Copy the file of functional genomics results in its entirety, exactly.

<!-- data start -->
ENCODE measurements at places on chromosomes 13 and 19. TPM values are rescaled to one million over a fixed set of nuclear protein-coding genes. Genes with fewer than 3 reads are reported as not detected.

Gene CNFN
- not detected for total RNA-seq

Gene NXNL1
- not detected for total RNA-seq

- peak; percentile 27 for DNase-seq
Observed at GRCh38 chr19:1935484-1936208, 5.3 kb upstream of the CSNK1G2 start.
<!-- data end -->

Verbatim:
ENCODE measurements at places on chromosomes 13 and 19. TPM values are rescaled to one million over a fixed set of nuclear protein-coding genes. Genes with fewer than 3 reads are reported as not detected.

Gene CNFN
- not detected for total RNA-seq

Gene NXNL1
- not detected for total RNA-seq

- peak; percentile 27 for DNase-seq
Observed at GRCh38 chr19:1935484-1936208, 5.3 kb upstream of the CSNK1G2 start.